Does any one have an idea on how to password encrypt an Excel file (or csv) in LabVIEW or zip up the excel file/csv and add a password to it that way? I need to be able to add a simple encryption to confidential patient data files after they are created and be able open them to read later by the same program. I've tried using OpenG to add a password protection to a Zip file but when I try to add a string variable to the password connector it says password (none) so it makes me feel like I'm doing this wrong. I couldn't really find any similar documentation or tutorials on creating a csv or excel file then zipping up the file and adding a password to the zip with OpenG though I read about the function on the Labview forums. A few other things over I've tried recently: I think a solution would be to use some sort of property/ invoke node with ActiveX like I've attempted to do in the picture below but I can't find anything that explains exactly how property and invoke nodes work with ActiveX to achieve what I wanted, and I was hoping someone would have a tutorial that a LabVIEW beginner like me could use. Something else that I looked at was adding a "blowfish" encryption to encrypt the data but seemed extremely complicated and all I need is a simple password encryption. Finally I tried using an add on called AES crypto but I felt that the encryption methods that were featured in the add on were limiting. For patient names they would be at different lengths and in the example programs it showed that if a string was shorter than 128 bits then it would't be able to encrypt the string. Which is an issue if the patient has even a regular length name. If you have any thoughts or find anything useful let me know. Thanks, From a beginner usmanf
By Igor Titov
During a few last years I received multiple appeals to release AES library that I developed in 2011 into open-source. So, I've just done exactly this: https://github.com/IgorTitov/LabVIEW-Advanced-Encryption-Standard
I released it under MIT license (which means that there are no restrictions whatsoever). No VI passwords, no uglification.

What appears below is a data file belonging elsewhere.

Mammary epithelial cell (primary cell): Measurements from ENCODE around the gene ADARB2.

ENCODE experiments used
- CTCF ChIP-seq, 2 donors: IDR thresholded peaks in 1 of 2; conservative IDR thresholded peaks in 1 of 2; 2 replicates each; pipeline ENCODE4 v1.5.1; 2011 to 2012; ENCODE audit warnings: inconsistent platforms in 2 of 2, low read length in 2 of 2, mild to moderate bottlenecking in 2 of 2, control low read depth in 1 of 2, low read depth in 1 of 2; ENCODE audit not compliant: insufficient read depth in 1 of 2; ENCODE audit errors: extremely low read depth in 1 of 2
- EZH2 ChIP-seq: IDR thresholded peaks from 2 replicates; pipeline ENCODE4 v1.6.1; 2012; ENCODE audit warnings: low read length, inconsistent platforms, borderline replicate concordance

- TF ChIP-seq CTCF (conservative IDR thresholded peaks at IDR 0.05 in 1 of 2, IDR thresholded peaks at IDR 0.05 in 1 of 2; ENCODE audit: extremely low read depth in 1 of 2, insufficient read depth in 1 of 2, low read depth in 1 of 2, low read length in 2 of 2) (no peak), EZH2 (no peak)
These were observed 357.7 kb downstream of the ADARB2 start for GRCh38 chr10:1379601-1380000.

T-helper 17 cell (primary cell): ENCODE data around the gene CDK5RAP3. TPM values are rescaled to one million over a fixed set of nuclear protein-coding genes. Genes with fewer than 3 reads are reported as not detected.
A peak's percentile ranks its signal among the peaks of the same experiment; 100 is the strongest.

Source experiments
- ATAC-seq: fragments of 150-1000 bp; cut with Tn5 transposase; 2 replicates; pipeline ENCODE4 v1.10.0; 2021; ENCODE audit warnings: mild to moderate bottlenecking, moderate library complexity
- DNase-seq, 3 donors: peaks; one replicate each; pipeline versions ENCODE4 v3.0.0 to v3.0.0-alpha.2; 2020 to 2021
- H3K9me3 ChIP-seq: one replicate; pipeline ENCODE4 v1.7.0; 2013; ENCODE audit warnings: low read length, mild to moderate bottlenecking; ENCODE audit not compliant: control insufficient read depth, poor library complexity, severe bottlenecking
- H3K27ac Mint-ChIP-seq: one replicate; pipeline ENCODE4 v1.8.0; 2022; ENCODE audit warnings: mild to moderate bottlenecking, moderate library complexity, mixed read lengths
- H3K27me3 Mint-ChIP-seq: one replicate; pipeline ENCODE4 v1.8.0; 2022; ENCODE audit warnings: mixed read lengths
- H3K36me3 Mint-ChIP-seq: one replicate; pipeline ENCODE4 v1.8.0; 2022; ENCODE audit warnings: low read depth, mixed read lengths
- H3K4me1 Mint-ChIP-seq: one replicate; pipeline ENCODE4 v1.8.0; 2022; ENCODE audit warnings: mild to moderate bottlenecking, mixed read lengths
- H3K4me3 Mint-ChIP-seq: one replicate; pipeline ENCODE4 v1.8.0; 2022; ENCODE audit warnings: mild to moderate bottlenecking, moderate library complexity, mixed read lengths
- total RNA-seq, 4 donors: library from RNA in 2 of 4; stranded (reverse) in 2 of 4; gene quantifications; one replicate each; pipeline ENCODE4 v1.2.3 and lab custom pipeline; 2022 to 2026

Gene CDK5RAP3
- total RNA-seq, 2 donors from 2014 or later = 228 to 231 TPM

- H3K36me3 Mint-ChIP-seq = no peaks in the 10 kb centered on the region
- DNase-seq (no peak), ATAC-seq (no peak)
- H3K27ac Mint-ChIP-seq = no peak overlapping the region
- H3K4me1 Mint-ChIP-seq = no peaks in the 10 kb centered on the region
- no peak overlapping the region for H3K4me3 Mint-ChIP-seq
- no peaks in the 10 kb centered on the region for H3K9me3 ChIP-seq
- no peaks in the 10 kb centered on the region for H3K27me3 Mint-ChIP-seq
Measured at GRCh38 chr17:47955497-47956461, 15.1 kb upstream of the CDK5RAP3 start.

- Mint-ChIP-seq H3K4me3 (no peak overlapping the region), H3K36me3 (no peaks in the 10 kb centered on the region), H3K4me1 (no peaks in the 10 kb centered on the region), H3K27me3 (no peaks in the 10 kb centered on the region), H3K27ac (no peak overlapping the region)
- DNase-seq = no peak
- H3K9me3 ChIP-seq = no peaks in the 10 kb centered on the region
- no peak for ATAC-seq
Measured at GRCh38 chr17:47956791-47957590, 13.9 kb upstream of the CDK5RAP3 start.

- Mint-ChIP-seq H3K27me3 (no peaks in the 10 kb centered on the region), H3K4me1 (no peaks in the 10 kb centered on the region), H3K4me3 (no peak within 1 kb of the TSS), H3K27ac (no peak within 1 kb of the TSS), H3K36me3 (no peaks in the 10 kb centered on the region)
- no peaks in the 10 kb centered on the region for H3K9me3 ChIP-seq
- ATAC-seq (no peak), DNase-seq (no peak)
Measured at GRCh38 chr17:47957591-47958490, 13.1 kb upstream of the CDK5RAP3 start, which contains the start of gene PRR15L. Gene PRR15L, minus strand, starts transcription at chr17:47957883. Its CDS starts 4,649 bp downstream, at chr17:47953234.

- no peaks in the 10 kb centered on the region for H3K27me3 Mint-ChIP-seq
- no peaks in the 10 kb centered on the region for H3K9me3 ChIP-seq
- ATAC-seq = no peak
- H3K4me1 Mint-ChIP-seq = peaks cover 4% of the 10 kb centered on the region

ShaunR's recent topic on Security reminded me of a situation we explored in the summer and need to revisit at some point. We were looking for a method to protect the communication with a cRIO.
The situation is that we need to communicate between a cRIO and a host on an unsecured network (manufacturing environment.) We concluded that we needed some form of encryption as well as a standard login mechanism but identified that having a single symmetrical key would not provide enough protection (for various reasons and specific use cases.)
Therefore, we looked into SSL and LabVIEW Web Services because it already includes that library and all the security features that we need. We figured out that it would definitely offer the protection required but that would mean rewriting most of existing code to use Web Service instead or establish some for of communication through a new Web Service. Considering the amount of unknown and risks associated with modifying our code, we looked into an alternative and came up with the following scheme:
In short, we would use a Web Service for the initial login and create a new symmetrical key which would be passed to the host and to the main application on the target (cRIO) and would be used to encrypt/decrypt all data during the session. This way, we could still program all of our code in LabVIEW and easily download/deploy the services and applications to the Target using NI standard tools but benefit from proper security and only have to add fairly simple wrappers to some sections of our existing code.
I wonder if anyone else has already gone down that route to add protection to an existing application. Would you suggest a different implementation method or an easier path to a similar result? Is there some obvious pitfalls in this approach that we do not see?